Research • Educate • Connect
Towards a sustainable bioeconomy

Research • Educate • Connect
Towards a sustainable bioeconomy

Newsletter | December 2021 | Download PDF

 

Science Year 2020|21 Bioeconomy – The BioSC participated

The Science Year 2020|21 Bioeconomy came to an end on November 29 with a digital closing event looking back on numerous events and funded projects. Among the winners of the 2020 and 2021 university competitions that received awards at the event was the podcast KRAUTNAH from the Institute of Plant Physiology at RWTH Aachen University - one of the contributions to the Science Year coming from BioSC. Another BioSC contribution was the exhibit "Clean Water Through Algae" on the MS Wissenschaft.

 

Photo and Image: David Spencer, RWTH Aachen

The podcast KRAUTNAH was all about plant research, plant breeding and green biotechnology. In 20 episodes, researchers from the Institute of Plant Physiology at RWTH Aachen University traced the history of plant cultivation, right up to today's genetic engineering. In addition to science, voices from politics, agriculture and breeding had their say, and the audience could also participate.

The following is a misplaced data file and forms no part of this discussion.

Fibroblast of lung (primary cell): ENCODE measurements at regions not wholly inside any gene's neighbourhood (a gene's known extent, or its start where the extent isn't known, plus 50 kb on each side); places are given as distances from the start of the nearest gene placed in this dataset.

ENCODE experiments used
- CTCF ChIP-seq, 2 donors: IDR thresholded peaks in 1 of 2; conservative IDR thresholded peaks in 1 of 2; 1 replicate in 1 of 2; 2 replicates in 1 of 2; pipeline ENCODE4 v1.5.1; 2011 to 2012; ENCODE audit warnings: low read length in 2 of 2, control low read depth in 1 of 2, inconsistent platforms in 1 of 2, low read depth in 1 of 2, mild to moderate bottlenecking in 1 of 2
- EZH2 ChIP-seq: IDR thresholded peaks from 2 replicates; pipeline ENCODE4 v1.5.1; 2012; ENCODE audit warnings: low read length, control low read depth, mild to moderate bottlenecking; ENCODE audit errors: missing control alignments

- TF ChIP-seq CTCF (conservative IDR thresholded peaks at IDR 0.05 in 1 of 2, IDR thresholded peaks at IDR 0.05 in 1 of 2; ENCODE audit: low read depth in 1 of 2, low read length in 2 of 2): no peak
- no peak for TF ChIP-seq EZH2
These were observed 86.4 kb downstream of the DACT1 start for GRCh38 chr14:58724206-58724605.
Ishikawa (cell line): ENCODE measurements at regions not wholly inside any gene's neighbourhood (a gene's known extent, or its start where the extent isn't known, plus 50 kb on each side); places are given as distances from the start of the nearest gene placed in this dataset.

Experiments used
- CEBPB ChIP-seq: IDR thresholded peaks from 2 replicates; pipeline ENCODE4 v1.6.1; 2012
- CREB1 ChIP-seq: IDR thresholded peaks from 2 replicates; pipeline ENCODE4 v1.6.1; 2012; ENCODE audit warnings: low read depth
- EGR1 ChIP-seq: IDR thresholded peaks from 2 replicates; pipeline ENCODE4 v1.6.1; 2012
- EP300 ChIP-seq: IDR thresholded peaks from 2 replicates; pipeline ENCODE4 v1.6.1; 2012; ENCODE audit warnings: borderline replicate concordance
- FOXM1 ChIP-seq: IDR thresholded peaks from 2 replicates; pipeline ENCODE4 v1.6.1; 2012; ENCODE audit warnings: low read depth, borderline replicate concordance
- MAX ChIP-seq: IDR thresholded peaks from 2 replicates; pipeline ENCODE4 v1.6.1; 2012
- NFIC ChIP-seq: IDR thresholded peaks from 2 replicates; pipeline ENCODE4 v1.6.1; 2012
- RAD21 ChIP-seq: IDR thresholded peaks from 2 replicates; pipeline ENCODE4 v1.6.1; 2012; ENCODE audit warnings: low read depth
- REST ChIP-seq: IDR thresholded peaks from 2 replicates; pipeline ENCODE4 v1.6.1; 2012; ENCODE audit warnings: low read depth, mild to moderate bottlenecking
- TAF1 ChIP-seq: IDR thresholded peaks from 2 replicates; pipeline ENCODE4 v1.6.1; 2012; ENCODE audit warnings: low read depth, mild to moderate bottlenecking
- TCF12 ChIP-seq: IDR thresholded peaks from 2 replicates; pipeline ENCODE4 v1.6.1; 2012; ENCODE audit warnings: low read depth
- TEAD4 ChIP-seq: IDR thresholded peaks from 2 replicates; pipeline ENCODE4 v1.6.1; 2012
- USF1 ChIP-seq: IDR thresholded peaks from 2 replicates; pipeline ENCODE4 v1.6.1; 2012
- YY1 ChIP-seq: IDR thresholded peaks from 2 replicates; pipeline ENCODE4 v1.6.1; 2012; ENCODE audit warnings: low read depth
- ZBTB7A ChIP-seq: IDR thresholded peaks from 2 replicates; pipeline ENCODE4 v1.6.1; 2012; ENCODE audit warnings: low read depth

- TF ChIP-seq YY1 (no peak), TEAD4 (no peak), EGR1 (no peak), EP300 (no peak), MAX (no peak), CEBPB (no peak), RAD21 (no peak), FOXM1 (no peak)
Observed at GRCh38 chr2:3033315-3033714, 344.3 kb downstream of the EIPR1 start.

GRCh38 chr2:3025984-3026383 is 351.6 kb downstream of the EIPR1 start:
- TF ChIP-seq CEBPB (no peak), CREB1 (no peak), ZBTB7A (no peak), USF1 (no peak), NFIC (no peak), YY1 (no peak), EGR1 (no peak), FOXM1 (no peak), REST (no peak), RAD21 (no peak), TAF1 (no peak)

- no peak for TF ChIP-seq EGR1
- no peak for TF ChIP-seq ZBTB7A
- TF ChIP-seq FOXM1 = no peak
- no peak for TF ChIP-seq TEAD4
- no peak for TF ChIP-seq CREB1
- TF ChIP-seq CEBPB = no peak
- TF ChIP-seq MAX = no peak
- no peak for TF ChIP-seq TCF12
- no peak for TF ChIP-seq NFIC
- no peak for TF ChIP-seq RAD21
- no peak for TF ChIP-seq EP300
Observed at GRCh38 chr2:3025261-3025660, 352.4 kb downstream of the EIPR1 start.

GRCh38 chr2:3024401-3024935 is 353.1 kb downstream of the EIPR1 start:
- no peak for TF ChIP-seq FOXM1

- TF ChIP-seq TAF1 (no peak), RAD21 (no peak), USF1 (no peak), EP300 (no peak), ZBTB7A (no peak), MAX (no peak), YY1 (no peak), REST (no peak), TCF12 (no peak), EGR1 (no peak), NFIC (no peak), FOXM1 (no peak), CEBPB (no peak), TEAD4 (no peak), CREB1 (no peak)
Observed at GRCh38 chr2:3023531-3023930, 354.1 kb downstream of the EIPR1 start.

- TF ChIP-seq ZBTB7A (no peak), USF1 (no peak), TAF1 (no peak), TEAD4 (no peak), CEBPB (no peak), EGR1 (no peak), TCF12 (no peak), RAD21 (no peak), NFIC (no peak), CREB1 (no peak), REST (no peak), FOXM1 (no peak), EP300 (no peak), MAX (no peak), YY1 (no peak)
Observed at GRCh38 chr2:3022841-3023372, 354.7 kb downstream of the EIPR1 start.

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Image: Wissenschaft im Dialog

On June 16, 2021, the talk series „Karliczek.Impulse.“ focused on biotechnology as one of the central technologies of the bioeconomy. Prof. Dr. Karl-Erich Jaeger, Director of the Institute for Molecular Enzyme Technology at HHU Düsseldorf, gave the keynote speech. The subsequent discussion focused on how biotechnology and, in particular, enzyme technology can contribute to a sustainable bioeconomy today and in the future.

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Photo: Heiner Witte/Wissenschaft im Dialog

The MS Wissenschaft, which has been traveling for many years as an exhibition ship as part of the Science Years, hosted in 2020 and 2021, among others, the exhibit „Clean water through algae“ from IBG-2 Plant Sciences, Forschungszentrum Jülich. It illustrates AlgalTurfScrubbing in the form of a pinball machine, in which wastewater is passed over an algal turf that absorbs nutrients such as nitrate and phosphate from the water. The result is clean water and a nutrient-rich algae biomass that can be used as fertilizer. Thus, the nutrients are recycled instead of ending up in sewage sludge or water bodies. At the "Algae Flipper," phosphate and nitrate are represented by colored balls that are held magnetically on a surface and can be "harvested." The exhibit was very popular among visitors of the MS Wissenschaft.

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